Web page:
Interfaith Update – Santa Monica Daily Press

Editor’s Note: The Santa Monica Daily Press has partnered with the Interfaith Council to provide monthly updates on the city’s spiritual community.

This time is of spiritual importance to several of our faith communities. It is a time of retold stories that elevate and renew faith, hope and joy, and are filled with light; Hannukka for the Jewish faith recalls how the smallest light can overcome darkness. For many Buddhists, Bodhi Day tells of the light of enlightenment after detachment and meditation. Our SGI community ended November with a profound day: November 28th – SGI Nichiren Buddhist Day of Spiritual Independence. You move into December in unity with all of us in concern for peace and security for our planet. Christmas and also Kwanzaa remind of the miracle in all our faiths of birth and rebirth in our world, of light and joy and the possibility of ‘peace on earth’ through faith, steadfastness and cooperation in the spirit of goodwill towards all of humanity.

For the Baha’i Faith, the symbols found in the stories of each faith resonate in many ways. A symbol that combines praise and light is a title for Bahá’u’lláh and God’s revelation, the Greatest Bell. The greatest bell from paradise, in the heart of heaven, rings out in light and glory, the good news of ‘peace on earth’, which repeats to all people the joy of community and good will, in a call to unity and unity show with all humanity of all faiths.

For Bahá’ís this call comes for light in the darkness, joy in sacrifice for others, belief in the power of unity as a diffuser of that light with a command, a covenant that is common to all beliefs, with the power of the spirit, like always thought, and take concrete steps.

Our prime example of concrete service based on spiritual truth is’ Abdul’-Baha. Born in Persia (now Iran) in 1844, ‘Abdul’-Baha was the eldest son of Bahá’u’lláh, the prophet, the founder of the Bahá’í faith. He chose this title which means The Servant of Baha or the Glory.

On December 2, 1912 in New York City, the following words, appropriate for many religions of this time of year of exultation and joy, were among the closing words of ‘Abdul’-Baha as he prepared to embark on his eleven month journey into the World end west a few days later.

“You must show total love and affection to all of humanity. Do not rise above others, but regard all as your equals and acknowledge them as servants of a god. Know that God is merciful to all; Therefore, love everyone from the bottom of your heart, draw all religious before yourselves, be filled with love for every race and be kind to people of all nationalities … Act in such a way that your heart is free from hate. Don’t let anyone offend your heart. If someone commits a mistake and injustice to you, you must forgive them immediately. “

Bahá’u’lláh had declared: “In this age a new life is stirring in all the peoples of the earth.” He taught: “The peoples of the world, regardless of race or religion, draw their inspiration from a heavenly source and are the subjects of a god”; that “You are the fruit of a tree and the leaves of a branch. Treat the other with the greatest love and harmony, with kindness and fellowship “, and that” this is the unchanging faith of God, eternally in the past, eternally in the future “.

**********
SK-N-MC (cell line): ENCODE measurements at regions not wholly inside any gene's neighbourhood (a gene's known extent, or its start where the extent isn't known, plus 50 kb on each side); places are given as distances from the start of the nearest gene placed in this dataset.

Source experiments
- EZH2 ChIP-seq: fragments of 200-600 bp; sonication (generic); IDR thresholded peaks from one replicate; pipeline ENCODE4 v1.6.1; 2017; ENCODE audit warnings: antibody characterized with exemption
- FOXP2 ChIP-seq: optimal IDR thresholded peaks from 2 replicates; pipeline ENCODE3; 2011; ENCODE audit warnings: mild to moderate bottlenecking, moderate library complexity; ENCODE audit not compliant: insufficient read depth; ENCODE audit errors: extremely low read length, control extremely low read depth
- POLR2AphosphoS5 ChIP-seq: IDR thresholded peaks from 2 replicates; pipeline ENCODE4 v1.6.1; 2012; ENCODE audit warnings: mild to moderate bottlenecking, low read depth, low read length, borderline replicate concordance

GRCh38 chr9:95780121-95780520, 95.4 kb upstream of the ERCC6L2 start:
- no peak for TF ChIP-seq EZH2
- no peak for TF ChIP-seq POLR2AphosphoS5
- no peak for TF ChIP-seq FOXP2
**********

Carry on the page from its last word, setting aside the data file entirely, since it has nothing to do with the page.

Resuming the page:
The fundamental teachings of Bahá’u’lláh that ‘Abdul’-Bahá spread on His journey to the West are the subject of a community-building process in Santa Monica and around the world. Baha’i and her friends participate in a community-building process that cultivates love and translates it into action.

Classes for children enable the youngest members of a community to practice their God-given qualities such as kindness, generosity, patience, and compassion.

Youth and pre-teens groups develop the young people’s pronounced sense of justice, the growing awareness and the increased interest in profound questions. Through storytelling, discussions, recreational activities, art and service projects, participants build healthy and productive behavior patterns. They build judgment and decision-making skills and learn to respond to the needs of their communities.

Study groups are for adults and older teenagers. They combine the study of the holy texts of the Baha’i with service.

Prayer meetings bring friends, families and neighbors together in a spirit of worship and nourish the soul through prayer, song and contemplation.

The environment, health and racial justice are among the initiatives in which Baha’i are heavily involved locally and around the world.

On December 2, 1912, ‘Abdul’-Baha ended his address with these words: “In short, let each of you be like a lamp shining with the light of the virtues of the human world … Be enlightened, be spiritual”, be divine, be glorious, be alive of God … “

In a spirit of our loving appreciation for you, we, the Baha’i of the Santa Monica area, offer the same words to each of you as a token of our love for you as we celebrate this joyful time of working together to build our neighborhoods, make our nation and the world a better place Location. We offer our deepest love to you, your families and communities, and eagerly seek your friendship as we seek to create lasting change for all through cooperation, love, and true justice.

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